It has been a community lifeline for COVID-19 info, but what now?

When the pandemic began, we, like many other organizations, worked quickly to respond to all of the pressing needs of our readers. Tens of thousands of NeW Yorkers were suddenly left jobless and afraid of getting sick. We knew financial relief and organizations seeking to help were out there, but many residents did not know how to access it or connect with those groups. That was where we felt we could help: creating a bridge between New Yorkers and the people who were trying to help them. 

Months later, the city began reopening again. Outdoor seating in restaurants became full and so did the parks. 

But the pain in the community remained and the needs are just as urgent. We may be in less of a frantic situation, but there are still glaring problems that our community is facing. Tens of thousands of New Yorkers remain jobless and are steadily accruing unpaid rent bills. Food pantry lines run down the block and all signs point to New York returning to lockdown.

As the pandemic slowed, so did the pace of our growth. The needs of the community being less pressing combined with the stasis of political action on COVID-19 relief means that there is less help to discover. Many of the funds that sprung up in the early days of the pandemic have disappeared. So, that left us with the question of how to mature Documented Semanal. 

As the platform continues to grow, we will continue to ask ourselves questions about how we can best serve our community. The beginning of COVID-19 brought clarity. Our community had clear needs and we knew how to help. Now, however, those needs are more complex and the questions are more varied.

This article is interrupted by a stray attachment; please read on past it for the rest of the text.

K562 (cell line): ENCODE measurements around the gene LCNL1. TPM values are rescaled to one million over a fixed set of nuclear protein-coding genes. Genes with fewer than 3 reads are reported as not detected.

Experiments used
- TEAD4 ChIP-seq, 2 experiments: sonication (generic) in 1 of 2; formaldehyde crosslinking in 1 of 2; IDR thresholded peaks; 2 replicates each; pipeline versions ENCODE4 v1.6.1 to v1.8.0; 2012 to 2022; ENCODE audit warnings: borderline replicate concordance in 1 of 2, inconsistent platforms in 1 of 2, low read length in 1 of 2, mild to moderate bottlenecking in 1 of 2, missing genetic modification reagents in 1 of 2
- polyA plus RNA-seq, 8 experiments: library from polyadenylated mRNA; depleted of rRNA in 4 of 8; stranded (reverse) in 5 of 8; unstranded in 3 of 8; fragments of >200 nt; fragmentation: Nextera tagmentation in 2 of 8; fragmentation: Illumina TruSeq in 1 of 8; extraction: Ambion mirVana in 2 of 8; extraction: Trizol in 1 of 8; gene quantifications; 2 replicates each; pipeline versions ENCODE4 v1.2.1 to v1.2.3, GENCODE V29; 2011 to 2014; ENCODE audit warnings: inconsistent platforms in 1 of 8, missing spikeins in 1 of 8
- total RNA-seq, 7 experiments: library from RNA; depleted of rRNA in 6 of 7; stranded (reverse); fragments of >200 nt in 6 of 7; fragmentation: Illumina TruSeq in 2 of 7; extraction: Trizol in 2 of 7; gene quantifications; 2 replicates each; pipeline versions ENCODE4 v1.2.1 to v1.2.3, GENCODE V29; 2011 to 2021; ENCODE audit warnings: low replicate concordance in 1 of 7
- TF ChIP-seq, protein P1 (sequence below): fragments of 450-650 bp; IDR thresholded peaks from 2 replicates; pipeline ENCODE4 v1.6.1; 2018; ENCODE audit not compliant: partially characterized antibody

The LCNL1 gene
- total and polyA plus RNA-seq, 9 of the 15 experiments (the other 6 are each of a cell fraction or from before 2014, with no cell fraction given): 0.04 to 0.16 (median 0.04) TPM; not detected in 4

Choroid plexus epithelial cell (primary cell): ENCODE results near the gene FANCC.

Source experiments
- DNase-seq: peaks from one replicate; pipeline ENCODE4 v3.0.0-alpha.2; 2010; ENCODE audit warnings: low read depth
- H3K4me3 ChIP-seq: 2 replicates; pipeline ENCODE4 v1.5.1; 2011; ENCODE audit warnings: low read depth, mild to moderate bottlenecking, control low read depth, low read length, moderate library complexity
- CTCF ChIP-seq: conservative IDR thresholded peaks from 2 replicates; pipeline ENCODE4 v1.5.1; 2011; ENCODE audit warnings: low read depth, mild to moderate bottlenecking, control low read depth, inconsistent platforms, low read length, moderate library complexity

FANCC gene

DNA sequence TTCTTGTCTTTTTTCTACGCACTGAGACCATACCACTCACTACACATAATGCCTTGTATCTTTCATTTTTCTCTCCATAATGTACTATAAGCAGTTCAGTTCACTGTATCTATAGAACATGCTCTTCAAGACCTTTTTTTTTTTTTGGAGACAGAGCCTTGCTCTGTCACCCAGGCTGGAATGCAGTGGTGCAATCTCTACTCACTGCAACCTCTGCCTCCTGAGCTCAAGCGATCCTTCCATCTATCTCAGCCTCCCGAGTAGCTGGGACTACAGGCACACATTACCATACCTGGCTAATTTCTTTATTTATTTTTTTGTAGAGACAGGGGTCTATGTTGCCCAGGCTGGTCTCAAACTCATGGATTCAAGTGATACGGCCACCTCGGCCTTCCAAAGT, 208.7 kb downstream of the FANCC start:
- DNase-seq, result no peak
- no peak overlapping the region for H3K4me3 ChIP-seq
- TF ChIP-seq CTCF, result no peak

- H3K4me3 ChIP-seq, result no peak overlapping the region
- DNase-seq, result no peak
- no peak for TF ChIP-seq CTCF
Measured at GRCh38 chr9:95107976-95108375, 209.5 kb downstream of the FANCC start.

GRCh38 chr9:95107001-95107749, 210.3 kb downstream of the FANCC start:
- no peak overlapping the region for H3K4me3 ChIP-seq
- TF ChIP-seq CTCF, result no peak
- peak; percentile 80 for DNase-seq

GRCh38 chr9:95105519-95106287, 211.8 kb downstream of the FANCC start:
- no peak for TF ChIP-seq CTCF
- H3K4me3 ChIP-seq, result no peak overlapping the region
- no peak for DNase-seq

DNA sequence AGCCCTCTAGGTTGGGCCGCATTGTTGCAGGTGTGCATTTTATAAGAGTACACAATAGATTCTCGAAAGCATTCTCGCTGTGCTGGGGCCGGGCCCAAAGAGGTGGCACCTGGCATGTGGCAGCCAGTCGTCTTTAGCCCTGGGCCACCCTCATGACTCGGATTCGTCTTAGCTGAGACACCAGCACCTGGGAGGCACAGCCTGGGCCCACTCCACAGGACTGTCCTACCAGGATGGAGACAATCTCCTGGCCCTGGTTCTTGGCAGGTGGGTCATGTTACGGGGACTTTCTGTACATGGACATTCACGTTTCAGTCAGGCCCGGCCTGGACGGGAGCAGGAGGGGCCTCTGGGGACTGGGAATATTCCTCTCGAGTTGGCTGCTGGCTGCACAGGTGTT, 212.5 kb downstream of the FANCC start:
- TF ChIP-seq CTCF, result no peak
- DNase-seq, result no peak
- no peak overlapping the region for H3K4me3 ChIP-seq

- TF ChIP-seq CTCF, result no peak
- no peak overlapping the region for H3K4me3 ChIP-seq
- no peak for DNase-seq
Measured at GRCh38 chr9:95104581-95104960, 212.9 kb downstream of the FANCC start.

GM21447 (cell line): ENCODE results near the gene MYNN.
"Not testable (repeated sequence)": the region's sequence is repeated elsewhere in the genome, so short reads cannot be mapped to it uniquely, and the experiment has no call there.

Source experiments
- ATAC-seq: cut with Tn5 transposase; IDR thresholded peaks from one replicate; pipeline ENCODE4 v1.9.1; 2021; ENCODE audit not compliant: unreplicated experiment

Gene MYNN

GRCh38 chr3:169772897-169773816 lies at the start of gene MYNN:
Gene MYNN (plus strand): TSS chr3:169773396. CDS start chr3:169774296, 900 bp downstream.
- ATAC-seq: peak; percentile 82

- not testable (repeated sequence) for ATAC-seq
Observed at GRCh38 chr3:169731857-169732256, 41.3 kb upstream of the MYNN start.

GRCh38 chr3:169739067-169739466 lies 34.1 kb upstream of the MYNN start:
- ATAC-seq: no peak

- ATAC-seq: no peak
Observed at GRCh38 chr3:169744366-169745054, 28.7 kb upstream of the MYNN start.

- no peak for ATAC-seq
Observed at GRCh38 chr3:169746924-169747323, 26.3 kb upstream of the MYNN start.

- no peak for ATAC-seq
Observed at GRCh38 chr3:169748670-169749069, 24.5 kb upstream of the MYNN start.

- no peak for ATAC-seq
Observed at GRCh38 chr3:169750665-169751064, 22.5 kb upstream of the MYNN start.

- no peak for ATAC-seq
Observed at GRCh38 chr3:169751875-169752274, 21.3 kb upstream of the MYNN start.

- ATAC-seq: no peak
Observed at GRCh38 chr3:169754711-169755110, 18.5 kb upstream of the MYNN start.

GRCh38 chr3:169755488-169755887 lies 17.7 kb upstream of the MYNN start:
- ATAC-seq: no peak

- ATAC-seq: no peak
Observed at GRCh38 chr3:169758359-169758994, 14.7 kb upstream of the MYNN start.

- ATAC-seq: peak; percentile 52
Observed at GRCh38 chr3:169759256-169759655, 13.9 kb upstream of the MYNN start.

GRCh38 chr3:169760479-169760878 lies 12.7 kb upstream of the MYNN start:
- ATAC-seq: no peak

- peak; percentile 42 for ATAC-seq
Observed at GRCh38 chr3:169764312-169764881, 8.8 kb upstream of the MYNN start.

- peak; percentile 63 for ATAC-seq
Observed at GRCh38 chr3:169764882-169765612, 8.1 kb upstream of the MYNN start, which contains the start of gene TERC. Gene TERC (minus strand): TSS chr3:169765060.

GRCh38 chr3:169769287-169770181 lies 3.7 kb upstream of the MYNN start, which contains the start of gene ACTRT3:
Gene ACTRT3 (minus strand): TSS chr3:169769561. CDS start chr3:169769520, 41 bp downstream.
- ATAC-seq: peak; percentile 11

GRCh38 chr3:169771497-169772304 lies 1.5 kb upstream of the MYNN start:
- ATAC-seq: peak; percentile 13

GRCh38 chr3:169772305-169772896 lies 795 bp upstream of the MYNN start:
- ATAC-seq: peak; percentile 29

We realized we had to pull back the focus and expand our coverage of other issues. We created a guide for education in New York and all the problems schools are facing right now. We created another guide to accessing legal help. We started a centralized directory of all the organizations that help immigrants in New York. 

Looking forward, audience input and engagement will become even more important to our organization. We were basing our coverage on a mixture of what we expected readers would need to know (where and how to access funding, Q&As about COVID-19 and how it spread, etc.) and responding to questions posed to us. 

Moving forward, I suspect we will rely even more on the input of our readers. Every week, our audience editor does a qualitative analysis of the discussions happening on WhatsApp and synthesizes those questions into article ideas that get at the heart of the problems they are facing. 

Because we can no longer rely on the focus that the pandemic initially brought us as a newsroom, we have to dig deeper to understand our value add as an organization serving Spanish-speaking immigrants in New York City outside of the pandemic issues. This will require longer term thinking and digging deeper into what we’ve done so far and what we want to accomplish. This will also involve opening up the conversation with our readers further. 

Max Siegelbaum  
 
2020–2021 RJI Fellow




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